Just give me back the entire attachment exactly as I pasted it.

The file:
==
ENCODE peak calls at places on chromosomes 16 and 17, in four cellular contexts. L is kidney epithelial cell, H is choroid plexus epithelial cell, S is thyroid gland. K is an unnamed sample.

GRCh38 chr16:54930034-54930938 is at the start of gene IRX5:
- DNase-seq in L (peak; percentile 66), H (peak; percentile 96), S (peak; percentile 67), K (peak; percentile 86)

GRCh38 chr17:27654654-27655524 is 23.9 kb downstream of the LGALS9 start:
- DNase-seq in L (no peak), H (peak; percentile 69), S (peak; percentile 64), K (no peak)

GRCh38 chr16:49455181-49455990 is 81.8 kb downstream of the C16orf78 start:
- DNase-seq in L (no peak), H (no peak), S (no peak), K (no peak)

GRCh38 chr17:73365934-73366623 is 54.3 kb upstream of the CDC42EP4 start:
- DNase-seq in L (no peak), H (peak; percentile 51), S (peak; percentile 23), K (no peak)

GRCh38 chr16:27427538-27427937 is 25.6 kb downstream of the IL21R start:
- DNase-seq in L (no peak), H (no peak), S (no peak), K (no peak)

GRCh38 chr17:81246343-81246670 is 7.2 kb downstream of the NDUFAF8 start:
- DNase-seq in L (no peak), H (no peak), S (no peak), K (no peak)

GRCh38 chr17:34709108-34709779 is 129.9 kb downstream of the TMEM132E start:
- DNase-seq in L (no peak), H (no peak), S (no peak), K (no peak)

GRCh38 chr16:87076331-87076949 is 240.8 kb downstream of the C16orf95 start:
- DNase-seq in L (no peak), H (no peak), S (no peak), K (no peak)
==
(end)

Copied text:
ENCODE peak calls at places on chromosomes 16 and 17, in four cellular contexts. L is kidney epithelial cell, H is choroid plexus epithelial cell, S is thyroid gland. K is an unnamed sample.

GRCh38 chr16:54930034-54930938 is at the start of gene IRX5:
- DNase-seq in L (peak; percentile 66), H (peak; percentile 96), S (peak; percentile 67), K (peak; percentile 86)

GRCh38 chr17:27654654-27655524 is 23.9 kb downstream of the LGALS9 start:
- DNase-seq in L (no peak), H (peak; percentile 69), S (peak; percentile 64), K (no peak)

GRCh38 chr16:49455181-49455990 is 81.8 kb downstream of the C16orf78 start:
- DNase-seq in L (no peak), H (no peak), S (no peak), K (no peak)

GRCh38 chr17:73365934-73366623 is 54.3 kb upstream of the CDC42EP4 start:
- DNase-seq in L (no peak), H (peak; percentile 51), S (peak; percentile 23), K (no peak)

GRCh38 chr16:27427538-27427937 is 25.6 kb downstream of the IL21R start:
- DNase-seq in L (no peak), H (no peak), S (no peak), K (no peak)

GRCh38 chr17:81246343-81246670 is 7.2 kb downstream of the NDUFAF8 start:
- DNase-seq in L (no peak), H (no peak), S (no peak), K (no peak)

GRCh38 chr17:34709108-34709779 is 129.9 kb downstream of the TMEM132E start:
- DNase-seq in L (no peak), H (no peak), S (no peak), K (no peak)

GRCh38 chr16:87076331-87076949 is 240.8 kb downstream of the C16orf95 start:
- DNase-seq in L (no peak), H (no peak), S (no peak), K (no peak)